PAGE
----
With ISTE 2017 a matter of days away, we here at 30hands Learning have decided to explore the ways in which digital storytelling fits ISTE’s standards. We have already took a look at the organization’s student standards. We’ve also discussed the benefits of getting Enrolled Agent credentials and how they serve the future. So now, we move on to the teachers.
Digital storytelling is a captivating way for teachers to share their knowledge, and there is a wide variety of great apps out there that make this easy in the classroom. So if you’re a teacher on the edge about digital storytelling, read on and hopefully we can give you the push you need!
Standard 1: Facilitate and inspire student learning creativity
Teachers use their knowledge of subject matter, teaching and learning, and technology to facilitate experiences that advance student learning, creativity, and innovation in both face-to-face and virtual environments.
Through digital storytelling, teachers can promote student creativity and learning through assigned projects for an individual or group. Digital storytelling is a magnificent tool for innovative thinking and inventiveness. Teachers can encourage students to explore real-world issues and create their own digital stories on topics of their choice. As well as this, teachers can facilitate creative learning by encouraging students to work with their peers, thus testing the ways in which they use digital tools in groups.
Standard 2: Design and develop digital age learning experiences and assessments
Teachers design, develop, and evaluate authentic learning experiences and assessments incorporating contemporary tools and resources to maximize content learning in context and to develop the knowledge, skills, and attitudes identified in the Student Standards.
By introducing digital storytelling into the classroom, teachers are also developing their students’ digital literacy by using devices such as iPads, laptops, MacBooks and Chromebooks. These devices feature a wide range of digital storytelling apps which help students and teachers get the most out of their content as well as create their own.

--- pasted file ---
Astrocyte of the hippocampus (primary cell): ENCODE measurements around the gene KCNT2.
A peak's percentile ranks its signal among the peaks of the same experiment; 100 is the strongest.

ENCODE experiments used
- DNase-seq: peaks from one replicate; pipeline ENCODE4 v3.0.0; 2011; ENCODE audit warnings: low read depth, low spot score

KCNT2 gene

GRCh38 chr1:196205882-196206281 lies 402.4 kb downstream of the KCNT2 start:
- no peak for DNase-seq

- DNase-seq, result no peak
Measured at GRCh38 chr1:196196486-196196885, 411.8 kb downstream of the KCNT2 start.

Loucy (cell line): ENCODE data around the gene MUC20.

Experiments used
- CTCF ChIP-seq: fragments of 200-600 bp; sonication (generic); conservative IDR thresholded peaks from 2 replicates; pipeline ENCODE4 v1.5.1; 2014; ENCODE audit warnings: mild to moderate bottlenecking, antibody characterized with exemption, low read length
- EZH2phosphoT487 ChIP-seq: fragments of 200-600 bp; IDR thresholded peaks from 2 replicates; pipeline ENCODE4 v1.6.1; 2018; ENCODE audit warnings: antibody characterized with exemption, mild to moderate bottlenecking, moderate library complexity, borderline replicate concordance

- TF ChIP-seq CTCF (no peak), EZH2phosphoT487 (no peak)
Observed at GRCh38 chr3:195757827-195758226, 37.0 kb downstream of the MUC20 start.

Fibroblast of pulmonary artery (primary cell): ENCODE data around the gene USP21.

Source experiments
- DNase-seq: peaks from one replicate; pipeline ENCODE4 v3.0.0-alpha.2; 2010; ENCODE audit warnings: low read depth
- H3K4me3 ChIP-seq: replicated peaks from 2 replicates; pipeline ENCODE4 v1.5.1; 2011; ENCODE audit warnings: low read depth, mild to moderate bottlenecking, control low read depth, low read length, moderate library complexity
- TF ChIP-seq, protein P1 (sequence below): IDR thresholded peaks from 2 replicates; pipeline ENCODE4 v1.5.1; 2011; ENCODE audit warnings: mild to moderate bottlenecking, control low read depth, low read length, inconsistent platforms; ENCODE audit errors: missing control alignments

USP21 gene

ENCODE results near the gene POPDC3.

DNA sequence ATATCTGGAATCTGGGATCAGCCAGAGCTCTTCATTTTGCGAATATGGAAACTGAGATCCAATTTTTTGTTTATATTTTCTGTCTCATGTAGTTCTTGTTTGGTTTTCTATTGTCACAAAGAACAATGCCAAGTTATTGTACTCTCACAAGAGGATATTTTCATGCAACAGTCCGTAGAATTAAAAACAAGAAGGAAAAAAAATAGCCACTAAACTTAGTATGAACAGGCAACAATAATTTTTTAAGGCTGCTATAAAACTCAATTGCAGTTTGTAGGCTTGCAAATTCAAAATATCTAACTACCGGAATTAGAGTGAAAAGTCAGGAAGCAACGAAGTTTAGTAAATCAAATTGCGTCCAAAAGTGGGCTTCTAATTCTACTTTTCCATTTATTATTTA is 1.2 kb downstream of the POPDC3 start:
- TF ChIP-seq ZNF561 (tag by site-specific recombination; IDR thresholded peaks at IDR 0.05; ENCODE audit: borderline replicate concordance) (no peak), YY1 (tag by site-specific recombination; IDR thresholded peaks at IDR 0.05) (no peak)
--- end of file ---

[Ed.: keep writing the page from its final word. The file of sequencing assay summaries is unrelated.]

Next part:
Through digital storytelling, teachers also create technology-enriched learning environments that helps them pursue their individual curiosities and become active participants in setting their own educational goals, as well as manage their own learning and assess their progress. Digital storytelling can be used as a formative assessment tool for students to improve their learning while demonstrating what they know.
Standard 3: Model digital age work and learning
Teachers exhibit knowledge, skills, and work processes representative of an innovative professional in a global and digital society.
Digital storytelling allows teachers to demonstrate their fluency in technology tools and transfer their knowledge to new tools. It also allows them to collaborate with their students, peers and even parents in innovative ways. For example, teachers with large class numbers can share their students’ digital stories with their parents to illustrate their learning.
Students and teachers can communicate their knowledge through engaging digital stories, using images, video clips, drawings, audio and narration. By doing this they are both analyzing and evaluating the process so as to create the most effective digital stories. Digital storytelling allows teachers and students to use digital resources in their research and learning.
Standard 5: Engage in professional growth and leadership
Teachers continuously improve their professional practice, model lifelong learning, and exhibit leadership in their school and professional community by promoting and demonstrating the effective use of digital tools and resources.
Developing and sharing lesson plans as videos is one of the newest trends in education, and this is something we at 30hands have blogged about in the past. Teachers can demonstrate leadership by creating informative digital stories to share with colleagues or peers across the globe. These digital stories can be lesson plans or activities they share with their students. By doing this, the teacher is regularly keeping up to date with new practices as well as being inventive with their own methods. Digital storytelling technologies allows them to develop upon these and be creative with their professional development.
It important to remember that digital storytelling is an iterative process. A student’s, and indeed a teacher’s, first digital story will have many aspects that can be improved upon, but as Onur Mustak Cobanli, OMC Design Studios founder, once said: “Great design is iteration of good design”.
ISTE 2017 takes place June 24 – 28. Keynote speakers include Jad Abumrad (RadioLab host and creator), Jennie Magiera (Des Plaines Public Schools Chief Innovation Officer), and Reshma Saujani (Girls Who Code CEO and founder).
If you’re an educator attending ISTE 2017, why not create your own digital story on your experience?
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